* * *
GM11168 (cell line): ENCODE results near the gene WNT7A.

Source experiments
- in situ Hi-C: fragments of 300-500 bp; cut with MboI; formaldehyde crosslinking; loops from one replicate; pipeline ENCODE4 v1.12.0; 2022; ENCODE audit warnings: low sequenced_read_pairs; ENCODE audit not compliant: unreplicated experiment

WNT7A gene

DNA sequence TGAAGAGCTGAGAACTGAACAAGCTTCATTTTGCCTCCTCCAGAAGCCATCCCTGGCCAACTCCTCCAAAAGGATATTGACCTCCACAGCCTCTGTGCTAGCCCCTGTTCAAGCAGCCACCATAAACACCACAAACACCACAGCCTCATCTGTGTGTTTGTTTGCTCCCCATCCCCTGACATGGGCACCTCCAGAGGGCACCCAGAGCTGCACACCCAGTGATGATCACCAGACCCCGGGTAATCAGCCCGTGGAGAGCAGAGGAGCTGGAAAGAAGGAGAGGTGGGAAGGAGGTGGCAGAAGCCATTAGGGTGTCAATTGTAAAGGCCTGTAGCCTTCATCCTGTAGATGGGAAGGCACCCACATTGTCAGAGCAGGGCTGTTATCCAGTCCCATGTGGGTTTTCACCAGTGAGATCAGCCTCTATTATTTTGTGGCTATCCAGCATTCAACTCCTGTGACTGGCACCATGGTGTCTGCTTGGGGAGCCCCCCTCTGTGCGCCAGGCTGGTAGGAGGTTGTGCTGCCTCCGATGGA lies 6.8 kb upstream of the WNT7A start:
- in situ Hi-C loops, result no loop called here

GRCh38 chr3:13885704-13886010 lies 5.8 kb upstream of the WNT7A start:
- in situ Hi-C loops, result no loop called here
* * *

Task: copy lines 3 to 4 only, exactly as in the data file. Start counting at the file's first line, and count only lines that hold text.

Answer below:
- in situ Hi-C: fragments of 300-500 bp; cut with MboI; formaldehyde crosslinking; loops from one replicate; pipeline ENCODE4 v1.12.0; 2022; ENCODE audit warnings: low sequenced_read_pairs; ENCODE audit not compliant: unreplicated experiment

WNT7A gene